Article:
Edit Blog Post
Published: November 9th 2017
Sea views outside my hotel
Once most of Timor was animist. Then came the Portuguese and they brought a Catholic Jesus, followed by the Dutch who brought a Protestant Jesus. The interior, for long remained animist, but the onslaught of Jesus from the coast could not be stopped indefinitely. And now just one village remains. Notwithstanding that, most of their fellow Timorese are only nominally Christians.
Boti, however, is not even nominally Christian. The Chief of Boti decided to stand by the religion and traditions of his ancestors, followed by an ever shrinking population. There are now just 360 of them, and sooner rather than later none will be left, as it is becoming ever harder to find suitable wives within this narrow pool. With suitable, I mean wives which are not closely related to their future spouses. Most of the 360 are from the same family, so wives are sought elsewhere, like in other surrounding villages. Those wives, though, don’t follow the old ways, and don’t want to follow them, and so Boti’s animist future looks very bleak indeed.
The new Chief hasn’t found a wife yet, so there is no heir. His brother, who moved to another village, has a child, who
Old Dutch cemetery
is being raised in Boti, to ensure the continuity of the line and traditions. But whether this will work is another tale. The Chief wasn’t around when I visited. He was working the fields with the other men of Boti, which is the old custom.The fields belong to the village, as opposed to one family. The women, meanwhile, weave and cook. The calendar consists of nine days, and on the ninth day, they rest and worship their two Gods, the God of Heaven and the God of Earth.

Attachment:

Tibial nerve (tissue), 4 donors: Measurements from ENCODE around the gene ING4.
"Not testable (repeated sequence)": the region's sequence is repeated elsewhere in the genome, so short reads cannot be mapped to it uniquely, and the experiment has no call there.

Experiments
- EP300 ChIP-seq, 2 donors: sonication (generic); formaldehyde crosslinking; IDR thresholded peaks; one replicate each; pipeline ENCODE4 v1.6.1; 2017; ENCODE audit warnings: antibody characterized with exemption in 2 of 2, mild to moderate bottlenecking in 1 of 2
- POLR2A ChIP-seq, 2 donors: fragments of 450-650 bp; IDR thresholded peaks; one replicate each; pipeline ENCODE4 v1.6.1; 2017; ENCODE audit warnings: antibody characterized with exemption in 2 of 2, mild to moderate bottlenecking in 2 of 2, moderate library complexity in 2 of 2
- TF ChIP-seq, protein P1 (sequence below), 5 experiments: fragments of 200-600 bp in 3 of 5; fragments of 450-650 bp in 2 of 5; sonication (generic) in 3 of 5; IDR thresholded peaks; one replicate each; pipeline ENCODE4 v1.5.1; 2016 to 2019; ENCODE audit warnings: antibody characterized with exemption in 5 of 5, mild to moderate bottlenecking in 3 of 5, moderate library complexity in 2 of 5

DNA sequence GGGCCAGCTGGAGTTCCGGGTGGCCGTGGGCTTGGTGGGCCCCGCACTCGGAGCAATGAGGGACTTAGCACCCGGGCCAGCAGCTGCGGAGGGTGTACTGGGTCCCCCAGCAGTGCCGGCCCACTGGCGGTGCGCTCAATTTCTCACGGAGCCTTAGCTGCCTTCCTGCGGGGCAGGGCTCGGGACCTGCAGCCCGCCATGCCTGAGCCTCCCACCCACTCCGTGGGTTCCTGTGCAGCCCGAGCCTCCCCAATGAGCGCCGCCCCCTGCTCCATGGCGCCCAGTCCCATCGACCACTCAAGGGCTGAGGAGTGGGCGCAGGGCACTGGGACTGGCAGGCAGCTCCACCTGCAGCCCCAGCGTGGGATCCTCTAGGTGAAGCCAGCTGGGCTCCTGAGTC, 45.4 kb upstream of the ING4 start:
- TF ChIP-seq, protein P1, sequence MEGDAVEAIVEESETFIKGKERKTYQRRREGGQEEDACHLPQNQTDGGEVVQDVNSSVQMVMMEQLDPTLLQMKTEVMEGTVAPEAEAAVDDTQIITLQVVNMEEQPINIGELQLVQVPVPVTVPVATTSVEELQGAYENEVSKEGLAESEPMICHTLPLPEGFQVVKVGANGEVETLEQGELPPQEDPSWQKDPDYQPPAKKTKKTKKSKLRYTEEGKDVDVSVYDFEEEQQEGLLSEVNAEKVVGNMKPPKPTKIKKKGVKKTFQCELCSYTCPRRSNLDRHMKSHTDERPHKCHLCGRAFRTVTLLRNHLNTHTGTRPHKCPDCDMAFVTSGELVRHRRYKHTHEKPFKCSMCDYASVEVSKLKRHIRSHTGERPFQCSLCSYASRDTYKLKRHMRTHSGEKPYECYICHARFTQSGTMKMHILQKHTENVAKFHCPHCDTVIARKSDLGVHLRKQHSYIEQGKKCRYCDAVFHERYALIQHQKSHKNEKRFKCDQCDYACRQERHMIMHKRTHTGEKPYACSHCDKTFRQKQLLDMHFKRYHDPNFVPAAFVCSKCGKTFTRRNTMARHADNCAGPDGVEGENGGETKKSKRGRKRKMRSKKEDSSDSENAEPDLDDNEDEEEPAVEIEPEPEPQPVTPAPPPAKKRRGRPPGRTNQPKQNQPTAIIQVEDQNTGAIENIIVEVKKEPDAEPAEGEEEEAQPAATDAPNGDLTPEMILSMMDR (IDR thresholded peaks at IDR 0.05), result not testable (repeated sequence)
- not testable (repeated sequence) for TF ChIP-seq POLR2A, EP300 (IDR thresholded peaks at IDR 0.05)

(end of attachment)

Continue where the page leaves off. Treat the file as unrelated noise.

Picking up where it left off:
The Chief isn’t an extremists, he allows each member of his community to decide for themselves whether they want to follow the old ways, or not. Many choose to go to Indonesian schools and leave the village, a few decide to eschew the schools and learn the arts, crafts and traditions of their ancestors. The old Chief had 4 sons, only one, the current Chief was raised the traditional way, the others went to school and left, and, of them, as mentioned before, one has given over a son to be educated solely in the traditions of Boti.
There are two circles in Boti, the inner and outer circle, within
This man was from Zutphen, which isn't far from where I live in Holland
the inner only the 360 live, while in the outer it is a mix of Christians and animists.
Boti is a quiet and peaceful place, and I had an interesting talk to the Chief’s brother, who happened to be passing by, possibly to visit his (young) son who is living there. After giving the customary gift of betel nut, which is very popular around these parts, I was given coffee and snacks and shown around the Chief’s compound.